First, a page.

Servants of the super-rich

Nick Cohen’s article , ‘Servants of the Super Rich’ in this week’s Spectator nailed a long held and much ignored fact that the English Upper classes have turned away form ingenuity and started serving the expatriate wealthy from abroad. We no longer create wealth, we carefully manage and invest it.
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Nick Cohen’s poignant example of a descendant of Winston Churchill advertising himself as understanding ‘all his clients’ needs and not just their wealth management requirements’ reveals the core problem a class content on acquiring wealth but not producing anything with it. Wealth management may be a complicated industry the British aptly placed to dominate, but it speaks volumes about how we see our competitiveness on the world stage.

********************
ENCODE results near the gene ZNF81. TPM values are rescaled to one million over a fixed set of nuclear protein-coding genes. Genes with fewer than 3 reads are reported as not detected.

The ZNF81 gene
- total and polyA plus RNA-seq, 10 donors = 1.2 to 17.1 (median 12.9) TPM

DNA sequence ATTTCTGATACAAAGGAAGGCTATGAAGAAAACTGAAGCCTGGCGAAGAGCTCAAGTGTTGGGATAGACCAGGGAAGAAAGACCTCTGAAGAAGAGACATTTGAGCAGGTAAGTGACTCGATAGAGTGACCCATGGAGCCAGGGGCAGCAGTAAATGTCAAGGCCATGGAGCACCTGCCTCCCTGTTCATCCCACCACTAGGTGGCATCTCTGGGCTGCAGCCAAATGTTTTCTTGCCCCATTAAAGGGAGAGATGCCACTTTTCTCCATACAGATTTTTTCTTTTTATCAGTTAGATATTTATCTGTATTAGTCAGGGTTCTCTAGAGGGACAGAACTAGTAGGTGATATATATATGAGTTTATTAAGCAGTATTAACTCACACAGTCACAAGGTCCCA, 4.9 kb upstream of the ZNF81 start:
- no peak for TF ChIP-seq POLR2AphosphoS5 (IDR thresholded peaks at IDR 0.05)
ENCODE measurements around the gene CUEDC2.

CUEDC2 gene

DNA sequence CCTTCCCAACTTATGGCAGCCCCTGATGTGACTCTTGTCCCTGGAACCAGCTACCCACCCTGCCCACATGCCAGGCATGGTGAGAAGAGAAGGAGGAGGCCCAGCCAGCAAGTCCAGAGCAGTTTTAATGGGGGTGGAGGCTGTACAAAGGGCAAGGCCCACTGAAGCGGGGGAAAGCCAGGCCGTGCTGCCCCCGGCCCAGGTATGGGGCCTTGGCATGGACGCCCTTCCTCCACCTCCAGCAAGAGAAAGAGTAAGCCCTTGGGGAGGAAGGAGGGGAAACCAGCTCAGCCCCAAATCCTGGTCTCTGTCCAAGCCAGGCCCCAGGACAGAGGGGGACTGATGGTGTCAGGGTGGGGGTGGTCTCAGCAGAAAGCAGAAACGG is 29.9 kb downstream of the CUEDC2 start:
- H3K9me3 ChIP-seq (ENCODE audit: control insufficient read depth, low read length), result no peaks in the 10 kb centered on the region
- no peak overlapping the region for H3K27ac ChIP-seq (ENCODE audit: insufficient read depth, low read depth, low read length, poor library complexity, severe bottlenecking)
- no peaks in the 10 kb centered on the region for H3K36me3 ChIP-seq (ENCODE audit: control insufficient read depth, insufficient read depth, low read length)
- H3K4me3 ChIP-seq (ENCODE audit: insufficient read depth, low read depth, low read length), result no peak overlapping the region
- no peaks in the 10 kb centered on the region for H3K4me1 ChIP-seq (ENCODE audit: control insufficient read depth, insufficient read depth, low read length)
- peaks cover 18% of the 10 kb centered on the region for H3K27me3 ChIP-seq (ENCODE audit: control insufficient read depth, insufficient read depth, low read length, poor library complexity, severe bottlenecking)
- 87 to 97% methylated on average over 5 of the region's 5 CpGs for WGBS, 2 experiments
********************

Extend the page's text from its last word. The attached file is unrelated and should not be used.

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In essence the industry is risk averse, and non-productive. This goes against the historic British ethos of ingenuity and risk taking. Instead, preservation of wealth, no matter who’s, has come to the foray of our Island’s skill set.The back bone of the industry once rested on the national industries that exported. Now they rely on taking commissions from the wealth of other industrious nations.
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Many of our intellectual elite have become slaves to the vagaries of foreign wealth and wealth owners. As Nick Cohen points out, while many of these professionals may have the finest suits from Savill Row, athletic physiques and distinguished educations from Oxbridge, they are in effect subservient to foreign wealth.It is worth questioning, whether this is a road we still want to go down. I also think that it is worth demonstrating how even professional scientists, engineers and creatives are often employed by foreign conglomerates, as we fail to compete with behemoths like Google, Samsung, or BMW.
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